The third agent often involved with West Ham dealings is Barry Silkman who was involved in Demba Ba & Thomas Hitzlsperger arriving at West Ham. He was also instrumental in bringing Ravel Morrison to West Ham from Manchester. More recently he has been involved in the attempt to bring Carlton Cole back to West Ham. Barry Silkman was also named in Quest’s final report into alleged Premier League “bungs”, At the time he said he will not cooperate with the further inquiries being pursued by the Football Association’s compliance unit because he believed they were unreasonable.

In 2011 former agent Peter Harrison admitted to the Daily Mail he freely took advantage of the naivety of the then West Ham chairman Eggert Magnusson to pocket £900,000 in commission in the deal to sign Lucas Neill. He claimed that when he took Lucas Neill to West Ham instead of Liverpool he earned £900,000 and we put Neill on £72,000 a week. He said ‘He was going to Liverpool but West Ham wouldn’t take no for an answer. It was incredible. At the time I thought it was just business – I had bills to pay, office, telephone, travel – but when I look back on it now I’m embarrassed. Harrison was Andy Carroll’s former agent who fell out with Mark Curtis over Carroll’s £35M transfer to Liverpool.

Earlier this year just after the January transfer window ended, David Sullivan called for the FA to look into agents’ conduct and cap fees. He said “I can see it spilling over into violence in the future, unless there is legislation from the FA. I had an agent threaten me and one of our players with physical violence, because he thought he was being cut out of a deal.”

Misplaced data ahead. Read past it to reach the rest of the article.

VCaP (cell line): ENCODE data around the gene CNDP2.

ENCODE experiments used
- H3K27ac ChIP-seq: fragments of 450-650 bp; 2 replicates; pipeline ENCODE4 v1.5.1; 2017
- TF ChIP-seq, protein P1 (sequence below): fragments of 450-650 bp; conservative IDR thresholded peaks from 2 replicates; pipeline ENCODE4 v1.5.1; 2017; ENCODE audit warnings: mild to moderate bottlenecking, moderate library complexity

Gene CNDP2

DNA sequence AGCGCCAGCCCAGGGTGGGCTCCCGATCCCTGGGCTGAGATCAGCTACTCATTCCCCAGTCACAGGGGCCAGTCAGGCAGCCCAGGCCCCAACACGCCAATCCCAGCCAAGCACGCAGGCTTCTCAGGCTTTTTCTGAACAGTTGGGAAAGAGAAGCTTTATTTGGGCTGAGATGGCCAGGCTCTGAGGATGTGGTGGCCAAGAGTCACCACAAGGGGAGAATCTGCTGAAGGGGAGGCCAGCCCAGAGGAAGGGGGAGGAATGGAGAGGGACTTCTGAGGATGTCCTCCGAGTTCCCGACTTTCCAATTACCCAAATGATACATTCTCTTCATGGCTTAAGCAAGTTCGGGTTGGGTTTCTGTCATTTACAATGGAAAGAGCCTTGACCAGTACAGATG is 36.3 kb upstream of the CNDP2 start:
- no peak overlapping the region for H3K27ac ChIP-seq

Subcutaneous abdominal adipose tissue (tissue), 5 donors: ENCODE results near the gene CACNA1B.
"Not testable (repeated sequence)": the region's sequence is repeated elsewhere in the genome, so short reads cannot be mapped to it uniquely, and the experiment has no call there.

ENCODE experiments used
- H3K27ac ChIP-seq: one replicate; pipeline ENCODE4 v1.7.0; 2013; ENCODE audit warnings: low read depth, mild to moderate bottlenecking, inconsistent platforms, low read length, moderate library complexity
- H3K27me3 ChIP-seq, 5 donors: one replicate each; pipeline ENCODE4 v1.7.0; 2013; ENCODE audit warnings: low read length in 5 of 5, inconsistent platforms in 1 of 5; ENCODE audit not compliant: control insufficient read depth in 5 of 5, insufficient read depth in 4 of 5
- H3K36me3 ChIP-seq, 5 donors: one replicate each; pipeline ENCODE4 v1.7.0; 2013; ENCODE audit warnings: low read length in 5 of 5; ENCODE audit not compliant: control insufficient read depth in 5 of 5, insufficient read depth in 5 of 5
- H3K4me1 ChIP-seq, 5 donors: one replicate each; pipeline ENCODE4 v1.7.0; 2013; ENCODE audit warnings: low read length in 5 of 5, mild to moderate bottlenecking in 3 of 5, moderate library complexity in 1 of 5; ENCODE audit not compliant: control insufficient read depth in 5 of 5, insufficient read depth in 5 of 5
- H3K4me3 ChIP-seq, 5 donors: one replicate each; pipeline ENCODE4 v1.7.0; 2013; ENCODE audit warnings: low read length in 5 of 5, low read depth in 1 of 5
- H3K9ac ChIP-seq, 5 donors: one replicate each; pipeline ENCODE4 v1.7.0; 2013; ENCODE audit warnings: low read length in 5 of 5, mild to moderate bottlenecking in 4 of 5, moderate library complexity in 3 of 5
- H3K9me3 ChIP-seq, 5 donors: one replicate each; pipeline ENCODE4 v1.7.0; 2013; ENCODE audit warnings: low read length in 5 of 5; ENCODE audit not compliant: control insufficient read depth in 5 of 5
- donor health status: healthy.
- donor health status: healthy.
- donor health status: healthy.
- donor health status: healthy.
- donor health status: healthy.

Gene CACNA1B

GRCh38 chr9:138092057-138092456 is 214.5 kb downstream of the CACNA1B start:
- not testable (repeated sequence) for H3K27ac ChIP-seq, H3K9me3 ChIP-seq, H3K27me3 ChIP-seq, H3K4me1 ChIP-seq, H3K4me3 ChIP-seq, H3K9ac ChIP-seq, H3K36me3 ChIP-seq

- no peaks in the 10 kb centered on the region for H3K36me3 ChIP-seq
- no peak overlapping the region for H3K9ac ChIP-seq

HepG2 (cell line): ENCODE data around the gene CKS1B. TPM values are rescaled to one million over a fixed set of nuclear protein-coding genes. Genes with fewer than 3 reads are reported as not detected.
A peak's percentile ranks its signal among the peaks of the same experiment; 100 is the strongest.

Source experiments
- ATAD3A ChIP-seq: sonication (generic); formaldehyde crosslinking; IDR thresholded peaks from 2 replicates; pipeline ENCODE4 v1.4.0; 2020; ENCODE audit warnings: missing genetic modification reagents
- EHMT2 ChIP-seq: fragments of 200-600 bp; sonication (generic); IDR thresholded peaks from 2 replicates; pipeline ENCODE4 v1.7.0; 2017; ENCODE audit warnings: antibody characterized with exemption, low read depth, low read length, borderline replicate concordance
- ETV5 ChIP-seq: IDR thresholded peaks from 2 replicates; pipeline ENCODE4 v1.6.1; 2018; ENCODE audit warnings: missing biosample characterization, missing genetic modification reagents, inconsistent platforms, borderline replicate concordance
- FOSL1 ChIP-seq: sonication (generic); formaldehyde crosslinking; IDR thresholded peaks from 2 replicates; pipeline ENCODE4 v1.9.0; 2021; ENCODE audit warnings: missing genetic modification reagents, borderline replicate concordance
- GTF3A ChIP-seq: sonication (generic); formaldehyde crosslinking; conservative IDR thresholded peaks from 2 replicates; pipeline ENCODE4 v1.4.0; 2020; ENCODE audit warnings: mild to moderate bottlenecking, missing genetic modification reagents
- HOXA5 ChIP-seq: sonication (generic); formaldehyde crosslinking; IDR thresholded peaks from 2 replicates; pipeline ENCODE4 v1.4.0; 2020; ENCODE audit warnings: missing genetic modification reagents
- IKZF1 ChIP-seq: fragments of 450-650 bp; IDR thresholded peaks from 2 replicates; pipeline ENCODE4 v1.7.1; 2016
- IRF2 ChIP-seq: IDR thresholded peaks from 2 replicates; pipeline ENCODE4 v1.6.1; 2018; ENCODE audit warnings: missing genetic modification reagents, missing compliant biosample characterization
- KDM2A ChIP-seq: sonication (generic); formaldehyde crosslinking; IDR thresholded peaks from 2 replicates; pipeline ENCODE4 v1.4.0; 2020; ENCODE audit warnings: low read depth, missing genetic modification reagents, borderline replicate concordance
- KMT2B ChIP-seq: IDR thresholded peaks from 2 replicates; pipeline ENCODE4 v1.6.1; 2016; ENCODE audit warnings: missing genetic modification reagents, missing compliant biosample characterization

Sullivan claimed the financial demands by agents had got out of control adding: "We are talking millions of pounds here around a transfer and not enough deals to go around. There are too many agents and not enough transfers to feed them. Agents who would once demand £50,000 for their part in a transfer now want £500,000 to £1m to either bring a player or keep a player. It is quite outrageous and the FA should cap the amount paid to agents for their work”

I agree with David and think it is staggering how much we pay in agent fees and the power they appear to now have on the game. I would like to see much more transparency with individual transactions published each year. The latest figures will be published on 30th November and with the arrival of Joe Cole, Stewart Downing and Andy Carroll I am sure they will make interesting reading with regards to West Ham’s most recent dealings with these football agents.


Survey Results 6: Your Ideas to Improve the Site & General Feedback

This is the final installment (some of you may be glad to hear!) of the survey results. Thank you once again to more than a thousand of you who took part. It’s really focussed what needs to be done to keep this site performing at the right level. There are so many things I want to do with the site, but time and resources mean that it all has to be done in a gradual way. I’m delighted by the quality of the new authors I have recruited, and I think the standard of comments is rising. Anyway, have a read through these comments from the survey, which are a mixture of suggestions and general feedback. My replies are in bold.